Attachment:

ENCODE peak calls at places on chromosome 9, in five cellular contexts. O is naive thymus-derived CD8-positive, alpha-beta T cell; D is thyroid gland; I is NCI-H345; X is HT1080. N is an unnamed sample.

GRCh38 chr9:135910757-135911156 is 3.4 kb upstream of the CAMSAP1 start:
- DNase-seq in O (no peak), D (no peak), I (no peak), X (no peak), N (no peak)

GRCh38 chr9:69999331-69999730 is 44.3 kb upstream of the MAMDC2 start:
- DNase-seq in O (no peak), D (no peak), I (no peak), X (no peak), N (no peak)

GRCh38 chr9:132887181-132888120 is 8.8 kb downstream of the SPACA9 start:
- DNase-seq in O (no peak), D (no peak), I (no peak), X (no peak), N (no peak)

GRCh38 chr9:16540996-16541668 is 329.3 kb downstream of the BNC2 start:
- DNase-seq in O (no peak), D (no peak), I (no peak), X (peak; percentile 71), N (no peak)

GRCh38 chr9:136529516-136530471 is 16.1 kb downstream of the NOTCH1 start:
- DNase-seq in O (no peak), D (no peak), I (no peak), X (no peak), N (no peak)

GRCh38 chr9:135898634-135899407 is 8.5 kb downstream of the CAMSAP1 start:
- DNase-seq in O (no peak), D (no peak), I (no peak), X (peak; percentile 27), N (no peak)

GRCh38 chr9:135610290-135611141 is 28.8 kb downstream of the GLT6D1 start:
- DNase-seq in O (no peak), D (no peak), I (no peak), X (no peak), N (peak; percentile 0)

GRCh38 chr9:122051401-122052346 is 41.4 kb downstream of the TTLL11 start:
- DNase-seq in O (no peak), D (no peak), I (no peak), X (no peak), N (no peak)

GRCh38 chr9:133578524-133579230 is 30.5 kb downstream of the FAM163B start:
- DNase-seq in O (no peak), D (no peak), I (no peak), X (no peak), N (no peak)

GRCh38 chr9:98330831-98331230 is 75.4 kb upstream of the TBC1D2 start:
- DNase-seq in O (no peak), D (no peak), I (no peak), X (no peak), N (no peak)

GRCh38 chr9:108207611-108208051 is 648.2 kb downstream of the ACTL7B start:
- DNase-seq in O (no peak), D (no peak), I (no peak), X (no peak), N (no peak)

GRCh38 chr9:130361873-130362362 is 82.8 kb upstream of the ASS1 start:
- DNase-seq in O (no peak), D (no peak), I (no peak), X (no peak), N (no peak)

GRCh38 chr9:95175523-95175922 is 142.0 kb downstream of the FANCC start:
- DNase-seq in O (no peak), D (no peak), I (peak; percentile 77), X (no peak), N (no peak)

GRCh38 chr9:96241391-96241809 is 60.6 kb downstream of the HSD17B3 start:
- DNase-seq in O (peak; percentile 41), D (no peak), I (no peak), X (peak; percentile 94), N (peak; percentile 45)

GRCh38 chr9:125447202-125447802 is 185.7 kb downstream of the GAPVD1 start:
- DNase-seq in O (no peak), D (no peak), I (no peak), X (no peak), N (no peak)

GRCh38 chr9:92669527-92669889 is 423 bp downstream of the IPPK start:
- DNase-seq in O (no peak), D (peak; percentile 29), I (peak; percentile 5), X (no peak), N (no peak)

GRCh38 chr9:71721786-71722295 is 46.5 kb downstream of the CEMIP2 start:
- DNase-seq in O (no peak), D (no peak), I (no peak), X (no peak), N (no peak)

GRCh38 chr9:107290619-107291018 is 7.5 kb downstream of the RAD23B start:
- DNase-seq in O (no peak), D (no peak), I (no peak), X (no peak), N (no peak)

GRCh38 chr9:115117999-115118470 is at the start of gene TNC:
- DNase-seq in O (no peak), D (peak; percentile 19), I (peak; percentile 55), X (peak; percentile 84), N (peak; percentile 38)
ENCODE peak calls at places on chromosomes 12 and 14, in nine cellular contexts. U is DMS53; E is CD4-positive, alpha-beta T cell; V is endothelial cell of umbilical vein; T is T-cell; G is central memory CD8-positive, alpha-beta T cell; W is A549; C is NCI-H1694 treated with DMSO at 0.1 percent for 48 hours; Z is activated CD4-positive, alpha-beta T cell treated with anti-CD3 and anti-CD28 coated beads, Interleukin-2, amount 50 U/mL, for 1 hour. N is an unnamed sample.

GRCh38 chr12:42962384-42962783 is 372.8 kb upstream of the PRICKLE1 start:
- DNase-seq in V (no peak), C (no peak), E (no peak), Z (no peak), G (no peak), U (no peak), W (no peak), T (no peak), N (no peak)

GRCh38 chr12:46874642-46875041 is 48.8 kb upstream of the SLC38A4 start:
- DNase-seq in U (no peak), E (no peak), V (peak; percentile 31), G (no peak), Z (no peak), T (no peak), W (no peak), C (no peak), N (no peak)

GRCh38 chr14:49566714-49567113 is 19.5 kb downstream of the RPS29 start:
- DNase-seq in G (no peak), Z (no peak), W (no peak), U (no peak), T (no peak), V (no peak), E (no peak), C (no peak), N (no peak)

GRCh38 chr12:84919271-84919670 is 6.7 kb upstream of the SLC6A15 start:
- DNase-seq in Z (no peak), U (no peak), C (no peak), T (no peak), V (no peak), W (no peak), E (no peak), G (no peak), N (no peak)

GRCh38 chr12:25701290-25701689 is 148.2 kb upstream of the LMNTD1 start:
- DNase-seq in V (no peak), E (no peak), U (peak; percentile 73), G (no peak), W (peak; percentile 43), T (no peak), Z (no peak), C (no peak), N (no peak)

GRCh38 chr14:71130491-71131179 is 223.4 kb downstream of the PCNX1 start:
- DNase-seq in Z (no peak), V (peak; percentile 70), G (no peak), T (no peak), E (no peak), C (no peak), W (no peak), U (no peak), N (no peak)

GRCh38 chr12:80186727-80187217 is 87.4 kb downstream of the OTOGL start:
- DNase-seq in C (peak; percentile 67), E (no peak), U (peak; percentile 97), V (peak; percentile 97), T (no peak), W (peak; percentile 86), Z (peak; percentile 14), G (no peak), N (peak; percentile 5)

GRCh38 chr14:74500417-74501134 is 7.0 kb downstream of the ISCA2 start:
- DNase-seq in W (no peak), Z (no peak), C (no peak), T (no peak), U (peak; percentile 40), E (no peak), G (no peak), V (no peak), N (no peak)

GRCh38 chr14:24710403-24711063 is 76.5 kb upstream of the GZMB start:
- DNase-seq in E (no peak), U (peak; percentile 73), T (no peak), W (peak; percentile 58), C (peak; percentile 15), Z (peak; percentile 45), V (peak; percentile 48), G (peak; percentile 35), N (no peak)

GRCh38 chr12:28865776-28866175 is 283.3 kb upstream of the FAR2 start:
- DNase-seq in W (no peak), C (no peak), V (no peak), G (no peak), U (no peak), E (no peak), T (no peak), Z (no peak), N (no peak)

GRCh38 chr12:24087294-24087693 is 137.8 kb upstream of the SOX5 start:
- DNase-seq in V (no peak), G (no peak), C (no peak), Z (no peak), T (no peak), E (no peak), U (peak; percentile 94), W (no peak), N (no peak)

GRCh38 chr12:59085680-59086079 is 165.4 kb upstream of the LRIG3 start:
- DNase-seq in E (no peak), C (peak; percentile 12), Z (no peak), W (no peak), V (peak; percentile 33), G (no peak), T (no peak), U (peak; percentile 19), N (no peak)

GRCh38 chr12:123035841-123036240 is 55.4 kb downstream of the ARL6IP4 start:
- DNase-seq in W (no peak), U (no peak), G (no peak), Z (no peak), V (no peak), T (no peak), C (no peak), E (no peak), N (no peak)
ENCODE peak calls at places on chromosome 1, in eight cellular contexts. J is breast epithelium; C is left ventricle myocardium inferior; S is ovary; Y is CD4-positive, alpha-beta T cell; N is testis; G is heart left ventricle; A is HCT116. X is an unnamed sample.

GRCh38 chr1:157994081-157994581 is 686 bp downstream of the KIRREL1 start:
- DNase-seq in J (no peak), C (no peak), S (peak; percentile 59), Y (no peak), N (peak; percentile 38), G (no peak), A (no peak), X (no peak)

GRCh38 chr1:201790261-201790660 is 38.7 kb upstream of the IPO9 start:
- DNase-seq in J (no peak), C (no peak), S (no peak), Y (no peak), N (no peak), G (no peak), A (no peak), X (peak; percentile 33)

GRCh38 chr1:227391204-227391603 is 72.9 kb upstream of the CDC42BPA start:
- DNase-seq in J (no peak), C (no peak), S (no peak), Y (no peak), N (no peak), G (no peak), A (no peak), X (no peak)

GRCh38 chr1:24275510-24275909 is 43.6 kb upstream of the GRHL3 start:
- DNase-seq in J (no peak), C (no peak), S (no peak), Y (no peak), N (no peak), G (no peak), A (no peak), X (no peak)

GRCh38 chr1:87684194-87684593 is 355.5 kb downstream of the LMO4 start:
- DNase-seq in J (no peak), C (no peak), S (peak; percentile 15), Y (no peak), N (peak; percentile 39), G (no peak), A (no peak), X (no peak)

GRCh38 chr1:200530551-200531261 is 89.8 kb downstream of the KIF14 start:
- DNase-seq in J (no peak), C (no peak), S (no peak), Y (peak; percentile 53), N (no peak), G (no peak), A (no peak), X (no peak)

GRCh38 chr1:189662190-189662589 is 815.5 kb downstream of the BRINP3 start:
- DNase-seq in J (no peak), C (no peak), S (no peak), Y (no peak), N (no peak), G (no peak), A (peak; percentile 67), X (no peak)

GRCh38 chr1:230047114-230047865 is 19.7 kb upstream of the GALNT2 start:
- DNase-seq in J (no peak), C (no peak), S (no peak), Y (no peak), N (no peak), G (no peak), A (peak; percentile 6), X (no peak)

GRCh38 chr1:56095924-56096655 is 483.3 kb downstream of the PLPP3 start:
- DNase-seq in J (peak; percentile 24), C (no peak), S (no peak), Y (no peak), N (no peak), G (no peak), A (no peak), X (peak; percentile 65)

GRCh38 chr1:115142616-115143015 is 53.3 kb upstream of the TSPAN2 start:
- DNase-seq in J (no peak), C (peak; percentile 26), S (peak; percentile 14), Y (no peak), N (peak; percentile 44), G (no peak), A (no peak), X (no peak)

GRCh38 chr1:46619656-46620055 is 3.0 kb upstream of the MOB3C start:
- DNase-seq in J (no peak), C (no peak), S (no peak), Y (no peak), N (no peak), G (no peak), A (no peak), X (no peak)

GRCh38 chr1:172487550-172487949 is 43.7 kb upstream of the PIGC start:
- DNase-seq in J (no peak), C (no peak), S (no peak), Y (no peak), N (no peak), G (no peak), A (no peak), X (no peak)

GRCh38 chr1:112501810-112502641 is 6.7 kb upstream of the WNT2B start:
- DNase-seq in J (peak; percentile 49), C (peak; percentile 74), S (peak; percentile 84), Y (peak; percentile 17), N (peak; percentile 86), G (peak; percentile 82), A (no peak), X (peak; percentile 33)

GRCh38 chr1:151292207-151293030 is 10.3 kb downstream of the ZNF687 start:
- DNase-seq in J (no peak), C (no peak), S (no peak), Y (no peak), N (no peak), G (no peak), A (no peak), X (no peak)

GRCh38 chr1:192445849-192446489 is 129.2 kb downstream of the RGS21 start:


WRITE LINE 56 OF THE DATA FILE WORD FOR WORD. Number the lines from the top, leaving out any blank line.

- DNase-seq in W (no peak), Z (no peak), C (no peak), T (no peak), U (peak; percentile 40), E (no peak), G (no peak), V (no peak), N (no peak)